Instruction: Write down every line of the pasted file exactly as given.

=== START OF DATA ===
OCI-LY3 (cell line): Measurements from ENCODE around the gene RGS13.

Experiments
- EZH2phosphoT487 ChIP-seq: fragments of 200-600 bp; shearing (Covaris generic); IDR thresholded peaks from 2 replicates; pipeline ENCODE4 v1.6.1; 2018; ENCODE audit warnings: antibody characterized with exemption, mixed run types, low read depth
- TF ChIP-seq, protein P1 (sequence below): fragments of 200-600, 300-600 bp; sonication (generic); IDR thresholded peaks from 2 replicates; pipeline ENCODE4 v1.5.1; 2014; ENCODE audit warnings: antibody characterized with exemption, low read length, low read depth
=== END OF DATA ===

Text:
OCI-LY3 (cell line): Measurements from ENCODE around the gene RGS13.

Experiments
- EZH2phosphoT487 ChIP-seq: fragments of 200-600 bp; shearing (Covaris generic); IDR thresholded peaks from 2 replicates; pipeline ENCODE4 v1.6.1; 2018; ENCODE audit warnings: antibody characterized with exemption, mixed run types, low read depth
- TF ChIP-seq, protein P1 (sequence below): fragments of 200-600, 300-600 bp; sonication (generic); IDR thresholded peaks from 2 replicates; pipeline ENCODE4 v1.5.1; 2014; ENCODE audit warnings: antibody characterized with exemption, low read length, low read depth